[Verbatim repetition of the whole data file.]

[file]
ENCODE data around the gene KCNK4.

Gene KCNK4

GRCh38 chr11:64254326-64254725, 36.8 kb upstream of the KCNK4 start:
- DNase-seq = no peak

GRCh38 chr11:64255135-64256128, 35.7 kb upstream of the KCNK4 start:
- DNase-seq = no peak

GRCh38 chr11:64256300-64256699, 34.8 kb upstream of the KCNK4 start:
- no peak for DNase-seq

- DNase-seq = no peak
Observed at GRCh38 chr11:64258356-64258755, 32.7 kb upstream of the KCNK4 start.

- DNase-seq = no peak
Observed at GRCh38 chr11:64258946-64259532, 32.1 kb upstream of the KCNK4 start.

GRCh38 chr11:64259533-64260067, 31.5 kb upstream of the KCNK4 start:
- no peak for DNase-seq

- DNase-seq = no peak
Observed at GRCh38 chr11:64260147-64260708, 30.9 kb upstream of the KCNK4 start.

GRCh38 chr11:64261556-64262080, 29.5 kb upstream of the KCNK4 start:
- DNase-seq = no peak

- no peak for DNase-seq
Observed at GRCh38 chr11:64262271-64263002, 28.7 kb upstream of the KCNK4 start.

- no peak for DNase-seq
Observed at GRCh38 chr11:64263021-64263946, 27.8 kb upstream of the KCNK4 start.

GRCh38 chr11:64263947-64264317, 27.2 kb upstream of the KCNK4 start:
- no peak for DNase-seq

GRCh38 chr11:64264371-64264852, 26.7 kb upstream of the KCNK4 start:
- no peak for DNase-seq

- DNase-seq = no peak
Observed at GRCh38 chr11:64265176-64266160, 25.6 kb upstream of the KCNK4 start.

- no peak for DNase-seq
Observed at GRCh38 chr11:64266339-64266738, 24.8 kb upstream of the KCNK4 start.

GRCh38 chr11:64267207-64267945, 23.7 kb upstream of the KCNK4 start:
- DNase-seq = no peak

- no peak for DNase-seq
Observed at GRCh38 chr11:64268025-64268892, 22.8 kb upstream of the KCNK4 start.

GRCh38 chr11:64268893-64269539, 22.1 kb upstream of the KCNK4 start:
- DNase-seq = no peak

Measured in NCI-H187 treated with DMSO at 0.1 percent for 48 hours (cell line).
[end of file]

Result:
ENCODE data around the gene KCNK4.

Gene KCNK4

GRCh38 chr11:64254326-64254725, 36.8 kb upstream of the KCNK4 start:
- DNase-seq = no peak

GRCh38 chr11:64255135-64256128, 35.7 kb upstream of the KCNK4 start:
- DNase-seq = no peak

GRCh38 chr11:64256300-64256699, 34.8 kb upstream of the KCNK4 start:
- no peak for DNase-seq

- DNase-seq = no peak
Observed at GRCh38 chr11:64258356-64258755, 32.7 kb upstream of the KCNK4 start.

- DNase-seq = no peak
Observed at GRCh38 chr11:64258946-64259532, 32.1 kb upstream of the KCNK4 start.

GRCh38 chr11:64259533-64260067, 31.5 kb upstream of the KCNK4 start:
- no peak for DNase-seq

- DNase-seq = no peak
Observed at GRCh38 chr11:64260147-64260708, 30.9 kb upstream of the KCNK4 start.

GRCh38 chr11:64261556-64262080, 29.5 kb upstream of the KCNK4 start:
- DNase-seq = no peak

- no peak for DNase-seq
Observed at GRCh38 chr11:64262271-64263002, 28.7 kb upstream of the KCNK4 start.

- no peak for DNase-seq
Observed at GRCh38 chr11:64263021-64263946, 27.8 kb upstream of the KCNK4 start.

GRCh38 chr11:64263947-64264317, 27.2 kb upstream of the KCNK4 start:
- no peak for DNase-seq

GRCh38 chr11:64264371-64264852, 26.7 kb upstream of the KCNK4 start:
- no peak for DNase-seq

- DNase-seq = no peak
Observed at GRCh38 chr11:64265176-64266160, 25.6 kb upstream of the KCNK4 start.

- no peak for DNase-seq
Observed at GRCh38 chr11:64266339-64266738, 24.8 kb upstream of the KCNK4 start.

GRCh38 chr11:64267207-64267945, 23.7 kb upstream of the KCNK4 start:
- DNase-seq = no peak

- no peak for DNase-seq
Observed at GRCh38 chr11:64268025-64268892, 22.8 kb upstream of the KCNK4 start.

GRCh38 chr11:64268893-64269539, 22.1 kb upstream of the KCNK4 start:
- DNase-seq = no peak

Measured in NCI-H187 treated with DMSO at 0.1 percent for 48 hours (cell line).